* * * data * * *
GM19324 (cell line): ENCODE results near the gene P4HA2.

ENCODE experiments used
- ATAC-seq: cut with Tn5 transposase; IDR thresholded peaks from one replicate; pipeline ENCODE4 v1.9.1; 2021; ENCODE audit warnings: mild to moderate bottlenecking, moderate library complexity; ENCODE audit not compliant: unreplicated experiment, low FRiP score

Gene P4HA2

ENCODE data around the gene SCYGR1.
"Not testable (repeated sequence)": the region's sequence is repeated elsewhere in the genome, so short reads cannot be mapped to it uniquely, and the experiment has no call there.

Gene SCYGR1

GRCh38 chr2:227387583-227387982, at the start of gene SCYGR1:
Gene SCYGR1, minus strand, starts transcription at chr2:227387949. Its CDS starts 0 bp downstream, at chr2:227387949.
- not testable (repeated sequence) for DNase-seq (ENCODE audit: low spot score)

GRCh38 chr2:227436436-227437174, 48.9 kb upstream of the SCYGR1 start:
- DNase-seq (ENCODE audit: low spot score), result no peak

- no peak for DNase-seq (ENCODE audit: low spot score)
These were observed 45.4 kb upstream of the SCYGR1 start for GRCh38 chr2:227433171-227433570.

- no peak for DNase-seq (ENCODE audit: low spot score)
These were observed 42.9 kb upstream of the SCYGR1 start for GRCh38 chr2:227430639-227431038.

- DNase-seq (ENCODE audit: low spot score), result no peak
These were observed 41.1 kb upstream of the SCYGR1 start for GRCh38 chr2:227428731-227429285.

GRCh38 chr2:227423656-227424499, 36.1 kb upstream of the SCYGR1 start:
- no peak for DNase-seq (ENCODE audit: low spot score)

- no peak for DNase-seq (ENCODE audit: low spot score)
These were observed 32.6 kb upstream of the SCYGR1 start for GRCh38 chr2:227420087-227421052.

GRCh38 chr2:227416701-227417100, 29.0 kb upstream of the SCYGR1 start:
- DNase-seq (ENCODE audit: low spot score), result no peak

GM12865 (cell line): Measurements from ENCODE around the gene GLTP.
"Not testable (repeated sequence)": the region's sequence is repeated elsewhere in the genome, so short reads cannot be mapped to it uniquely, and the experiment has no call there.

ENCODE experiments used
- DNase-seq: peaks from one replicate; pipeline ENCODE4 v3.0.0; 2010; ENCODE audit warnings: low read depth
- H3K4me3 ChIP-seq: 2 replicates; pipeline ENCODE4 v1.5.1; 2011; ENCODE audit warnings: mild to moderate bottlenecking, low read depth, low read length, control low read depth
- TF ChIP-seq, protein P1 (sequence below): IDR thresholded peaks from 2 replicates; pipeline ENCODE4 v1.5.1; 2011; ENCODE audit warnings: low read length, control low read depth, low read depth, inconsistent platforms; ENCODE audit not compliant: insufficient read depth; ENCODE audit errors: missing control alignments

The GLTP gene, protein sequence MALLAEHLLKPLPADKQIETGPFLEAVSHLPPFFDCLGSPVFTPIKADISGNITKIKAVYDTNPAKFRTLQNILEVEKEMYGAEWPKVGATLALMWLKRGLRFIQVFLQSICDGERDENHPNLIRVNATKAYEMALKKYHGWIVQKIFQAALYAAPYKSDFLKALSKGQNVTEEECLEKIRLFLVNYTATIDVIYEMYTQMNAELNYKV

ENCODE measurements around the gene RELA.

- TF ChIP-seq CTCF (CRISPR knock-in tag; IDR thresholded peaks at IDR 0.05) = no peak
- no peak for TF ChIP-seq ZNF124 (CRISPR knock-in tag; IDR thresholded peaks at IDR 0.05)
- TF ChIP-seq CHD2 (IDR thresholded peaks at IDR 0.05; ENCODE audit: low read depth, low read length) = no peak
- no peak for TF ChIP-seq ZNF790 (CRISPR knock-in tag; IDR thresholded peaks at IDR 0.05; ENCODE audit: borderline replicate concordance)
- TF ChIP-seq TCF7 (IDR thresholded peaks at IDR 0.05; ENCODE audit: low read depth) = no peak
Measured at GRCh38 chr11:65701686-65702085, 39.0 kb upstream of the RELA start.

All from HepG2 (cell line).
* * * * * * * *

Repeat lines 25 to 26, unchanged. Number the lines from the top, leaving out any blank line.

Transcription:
GM12865 (cell line): Measurements from ENCODE around the gene GLTP.
"Not testable (repeated sequence)": the region's sequence is repeated elsewhere in the genome, so short reads cannot be mapped to it uniquely, and the experiment has no call there.